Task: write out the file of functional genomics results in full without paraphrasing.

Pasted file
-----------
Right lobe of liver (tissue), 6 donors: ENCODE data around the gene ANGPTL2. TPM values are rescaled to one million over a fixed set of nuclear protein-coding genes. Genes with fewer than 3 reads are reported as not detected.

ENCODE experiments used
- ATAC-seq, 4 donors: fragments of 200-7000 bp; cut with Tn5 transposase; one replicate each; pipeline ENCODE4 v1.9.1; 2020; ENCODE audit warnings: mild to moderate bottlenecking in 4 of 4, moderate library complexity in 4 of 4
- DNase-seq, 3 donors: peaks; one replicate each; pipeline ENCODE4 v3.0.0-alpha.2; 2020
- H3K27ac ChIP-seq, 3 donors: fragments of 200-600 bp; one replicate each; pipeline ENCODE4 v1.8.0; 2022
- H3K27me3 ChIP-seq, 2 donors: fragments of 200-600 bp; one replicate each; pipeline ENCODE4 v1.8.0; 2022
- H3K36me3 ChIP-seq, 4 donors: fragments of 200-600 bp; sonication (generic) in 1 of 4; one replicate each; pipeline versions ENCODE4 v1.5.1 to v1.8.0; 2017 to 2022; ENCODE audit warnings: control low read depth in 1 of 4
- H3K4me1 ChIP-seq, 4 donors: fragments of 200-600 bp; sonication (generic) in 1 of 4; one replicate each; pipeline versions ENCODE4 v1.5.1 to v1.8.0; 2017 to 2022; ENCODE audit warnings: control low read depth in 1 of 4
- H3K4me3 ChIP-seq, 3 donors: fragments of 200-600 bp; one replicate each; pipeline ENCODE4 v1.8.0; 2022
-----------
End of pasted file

Right lobe of liver (tissue), 6 donors: ENCODE data around the gene ANGPTL2. TPM values are rescaled to one million over a fixed set of nuclear protein-coding genes. Genes with fewer than 3 reads are reported as not detected.

ENCODE experiments used
- ATAC-seq, 4 donors: fragments of 200-7000 bp; cut with Tn5 transposase; one replicate each; pipeline ENCODE4 v1.9.1; 2020; ENCODE audit warnings: mild to moderate bottlenecking in 4 of 4, moderate library complexity in 4 of 4
- DNase-seq, 3 donors: peaks; one replicate each; pipeline ENCODE4 v3.0.0-alpha.2; 2020
- H3K27ac ChIP-seq, 3 donors: fragments of 200-600 bp; one replicate each; pipeline ENCODE4 v1.8.0; 2022
- H3K27me3 ChIP-seq, 2 donors: fragments of 200-600 bp; one replicate each; pipeline ENCODE4 v1.8.0; 2022
- H3K36me3 ChIP-seq, 4 donors: fragments of 200-600 bp; sonication (generic) in 1 of 4; one replicate each; pipeline versions ENCODE4 v1.5.1 to v1.8.0; 2017 to 2022; ENCODE audit warnings: control low read depth in 1 of 4
- H3K4me1 ChIP-seq, 4 donors: fragments of 200-600 bp; sonication (generic) in 1 of 4; one replicate each; pipeline versions ENCODE4 v1.5.1 to v1.8.0; 2017 to 2022; ENCODE audit warnings: control low read depth in 1 of 4
- H3K4me3 ChIP-seq, 3 donors: fragments of 200-600 bp; one replicate each; pipeline ENCODE4 v1.8.0; 2022